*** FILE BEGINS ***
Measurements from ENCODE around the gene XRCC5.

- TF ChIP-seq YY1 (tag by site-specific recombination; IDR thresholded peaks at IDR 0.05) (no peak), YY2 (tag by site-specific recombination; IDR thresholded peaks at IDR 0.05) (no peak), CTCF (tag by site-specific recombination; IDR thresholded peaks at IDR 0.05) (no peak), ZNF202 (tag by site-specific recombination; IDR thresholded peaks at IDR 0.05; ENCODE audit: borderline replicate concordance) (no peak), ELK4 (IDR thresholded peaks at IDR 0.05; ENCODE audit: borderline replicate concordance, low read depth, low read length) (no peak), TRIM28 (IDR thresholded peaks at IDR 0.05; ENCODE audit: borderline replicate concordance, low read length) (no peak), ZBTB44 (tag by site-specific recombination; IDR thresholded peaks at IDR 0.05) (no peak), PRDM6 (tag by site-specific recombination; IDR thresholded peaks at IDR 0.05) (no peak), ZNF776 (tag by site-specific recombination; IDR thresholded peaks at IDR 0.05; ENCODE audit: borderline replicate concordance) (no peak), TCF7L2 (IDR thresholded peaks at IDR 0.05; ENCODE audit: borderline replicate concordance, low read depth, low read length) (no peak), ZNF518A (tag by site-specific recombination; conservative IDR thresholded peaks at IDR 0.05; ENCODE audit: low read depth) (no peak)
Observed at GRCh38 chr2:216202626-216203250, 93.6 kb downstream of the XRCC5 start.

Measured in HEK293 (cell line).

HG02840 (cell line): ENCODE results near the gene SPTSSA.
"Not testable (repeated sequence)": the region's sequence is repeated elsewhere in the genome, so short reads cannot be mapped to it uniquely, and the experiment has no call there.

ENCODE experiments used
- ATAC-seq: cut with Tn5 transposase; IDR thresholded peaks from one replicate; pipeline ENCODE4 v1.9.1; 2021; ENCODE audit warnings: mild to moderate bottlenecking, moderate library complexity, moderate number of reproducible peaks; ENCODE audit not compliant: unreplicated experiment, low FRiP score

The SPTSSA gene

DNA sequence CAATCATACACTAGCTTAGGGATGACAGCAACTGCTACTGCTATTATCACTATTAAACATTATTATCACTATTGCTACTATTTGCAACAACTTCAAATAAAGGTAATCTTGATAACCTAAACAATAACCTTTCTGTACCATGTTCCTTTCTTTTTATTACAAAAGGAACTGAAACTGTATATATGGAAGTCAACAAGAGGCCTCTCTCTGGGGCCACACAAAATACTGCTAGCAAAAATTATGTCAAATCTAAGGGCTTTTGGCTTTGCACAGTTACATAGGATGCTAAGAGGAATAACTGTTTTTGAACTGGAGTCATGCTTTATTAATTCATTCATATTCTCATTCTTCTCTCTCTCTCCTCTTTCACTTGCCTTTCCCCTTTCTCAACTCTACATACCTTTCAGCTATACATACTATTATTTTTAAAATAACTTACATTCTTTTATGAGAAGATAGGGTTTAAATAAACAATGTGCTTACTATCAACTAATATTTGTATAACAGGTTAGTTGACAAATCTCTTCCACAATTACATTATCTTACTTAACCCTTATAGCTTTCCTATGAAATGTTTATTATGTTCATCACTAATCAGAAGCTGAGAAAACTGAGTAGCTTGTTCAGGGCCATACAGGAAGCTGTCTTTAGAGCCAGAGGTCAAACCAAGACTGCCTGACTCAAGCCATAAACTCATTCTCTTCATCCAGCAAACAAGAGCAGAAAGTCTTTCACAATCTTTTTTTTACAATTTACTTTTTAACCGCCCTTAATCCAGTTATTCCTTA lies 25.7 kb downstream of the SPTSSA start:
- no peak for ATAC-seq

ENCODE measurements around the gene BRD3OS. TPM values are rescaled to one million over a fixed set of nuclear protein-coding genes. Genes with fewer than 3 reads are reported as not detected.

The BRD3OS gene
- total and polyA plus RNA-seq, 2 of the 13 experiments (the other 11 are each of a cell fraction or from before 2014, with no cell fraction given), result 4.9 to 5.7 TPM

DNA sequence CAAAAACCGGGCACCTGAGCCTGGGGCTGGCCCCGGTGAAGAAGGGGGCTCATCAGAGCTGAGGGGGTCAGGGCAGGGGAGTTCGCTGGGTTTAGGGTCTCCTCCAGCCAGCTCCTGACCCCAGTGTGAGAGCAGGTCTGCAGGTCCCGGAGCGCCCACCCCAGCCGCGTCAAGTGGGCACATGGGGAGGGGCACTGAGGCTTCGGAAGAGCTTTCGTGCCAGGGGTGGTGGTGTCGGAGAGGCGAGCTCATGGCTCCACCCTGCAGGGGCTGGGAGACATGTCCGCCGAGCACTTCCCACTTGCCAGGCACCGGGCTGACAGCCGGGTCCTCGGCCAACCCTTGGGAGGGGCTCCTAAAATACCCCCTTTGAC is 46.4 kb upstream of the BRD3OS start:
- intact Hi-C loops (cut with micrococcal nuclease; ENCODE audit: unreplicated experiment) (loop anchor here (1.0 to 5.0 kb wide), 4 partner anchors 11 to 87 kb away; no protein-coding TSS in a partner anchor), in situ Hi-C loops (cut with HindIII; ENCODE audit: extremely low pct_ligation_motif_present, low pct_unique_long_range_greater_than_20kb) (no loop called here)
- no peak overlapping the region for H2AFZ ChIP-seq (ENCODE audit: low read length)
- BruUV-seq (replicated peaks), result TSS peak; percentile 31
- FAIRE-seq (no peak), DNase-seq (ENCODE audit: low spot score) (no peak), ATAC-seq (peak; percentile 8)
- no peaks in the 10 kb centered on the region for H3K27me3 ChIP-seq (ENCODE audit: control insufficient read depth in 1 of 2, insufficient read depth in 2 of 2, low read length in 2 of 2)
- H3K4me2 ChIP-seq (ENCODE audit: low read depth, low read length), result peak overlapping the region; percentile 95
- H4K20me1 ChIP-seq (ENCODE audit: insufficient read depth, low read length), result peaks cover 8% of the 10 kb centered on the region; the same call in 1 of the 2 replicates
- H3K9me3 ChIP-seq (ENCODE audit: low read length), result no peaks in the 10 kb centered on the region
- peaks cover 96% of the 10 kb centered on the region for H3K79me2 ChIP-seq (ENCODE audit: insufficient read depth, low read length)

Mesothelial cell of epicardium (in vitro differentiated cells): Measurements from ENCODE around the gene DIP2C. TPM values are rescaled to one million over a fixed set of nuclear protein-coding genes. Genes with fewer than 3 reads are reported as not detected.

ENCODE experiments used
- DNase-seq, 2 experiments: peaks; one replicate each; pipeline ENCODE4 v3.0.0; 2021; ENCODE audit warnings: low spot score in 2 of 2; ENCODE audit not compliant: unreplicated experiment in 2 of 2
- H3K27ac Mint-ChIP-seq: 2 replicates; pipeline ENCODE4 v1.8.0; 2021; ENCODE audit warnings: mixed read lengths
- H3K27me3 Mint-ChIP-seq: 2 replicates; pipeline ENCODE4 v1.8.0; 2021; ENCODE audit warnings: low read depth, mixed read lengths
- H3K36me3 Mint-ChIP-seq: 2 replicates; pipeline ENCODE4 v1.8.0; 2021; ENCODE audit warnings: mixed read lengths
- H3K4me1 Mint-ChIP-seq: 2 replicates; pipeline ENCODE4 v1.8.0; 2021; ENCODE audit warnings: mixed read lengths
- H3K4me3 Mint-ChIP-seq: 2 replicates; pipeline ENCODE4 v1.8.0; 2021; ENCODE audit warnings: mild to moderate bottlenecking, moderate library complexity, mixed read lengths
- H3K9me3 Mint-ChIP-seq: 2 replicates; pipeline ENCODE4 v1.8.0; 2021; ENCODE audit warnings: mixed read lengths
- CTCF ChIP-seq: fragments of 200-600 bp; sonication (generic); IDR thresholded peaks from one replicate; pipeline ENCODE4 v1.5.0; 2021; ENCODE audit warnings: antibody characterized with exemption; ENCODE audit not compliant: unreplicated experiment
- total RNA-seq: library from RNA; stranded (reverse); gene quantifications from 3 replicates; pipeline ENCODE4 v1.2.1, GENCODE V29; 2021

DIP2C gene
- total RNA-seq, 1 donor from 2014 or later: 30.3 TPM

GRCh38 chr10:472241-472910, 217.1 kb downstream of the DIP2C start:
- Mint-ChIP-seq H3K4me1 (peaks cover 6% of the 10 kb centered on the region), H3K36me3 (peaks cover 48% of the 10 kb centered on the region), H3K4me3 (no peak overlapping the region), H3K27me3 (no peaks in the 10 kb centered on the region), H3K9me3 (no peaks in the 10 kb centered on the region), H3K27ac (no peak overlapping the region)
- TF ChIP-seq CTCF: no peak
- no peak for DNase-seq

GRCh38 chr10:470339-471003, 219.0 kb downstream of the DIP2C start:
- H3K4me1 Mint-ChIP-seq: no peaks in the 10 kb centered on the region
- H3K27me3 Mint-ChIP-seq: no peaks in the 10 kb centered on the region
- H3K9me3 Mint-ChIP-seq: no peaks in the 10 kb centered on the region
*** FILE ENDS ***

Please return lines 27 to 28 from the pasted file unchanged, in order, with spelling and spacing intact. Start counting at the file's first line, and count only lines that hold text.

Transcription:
- DNase-seq, 2 experiments: peaks; one replicate each; pipeline ENCODE4 v3.0.0; 2021; ENCODE audit warnings: low spot score in 2 of 2; ENCODE audit not compliant: unreplicated experiment in 2 of 2
- H3K27ac Mint-ChIP-seq: 2 replicates; pipeline ENCODE4 v1.8.0; 2021; ENCODE audit warnings: mixed read lengths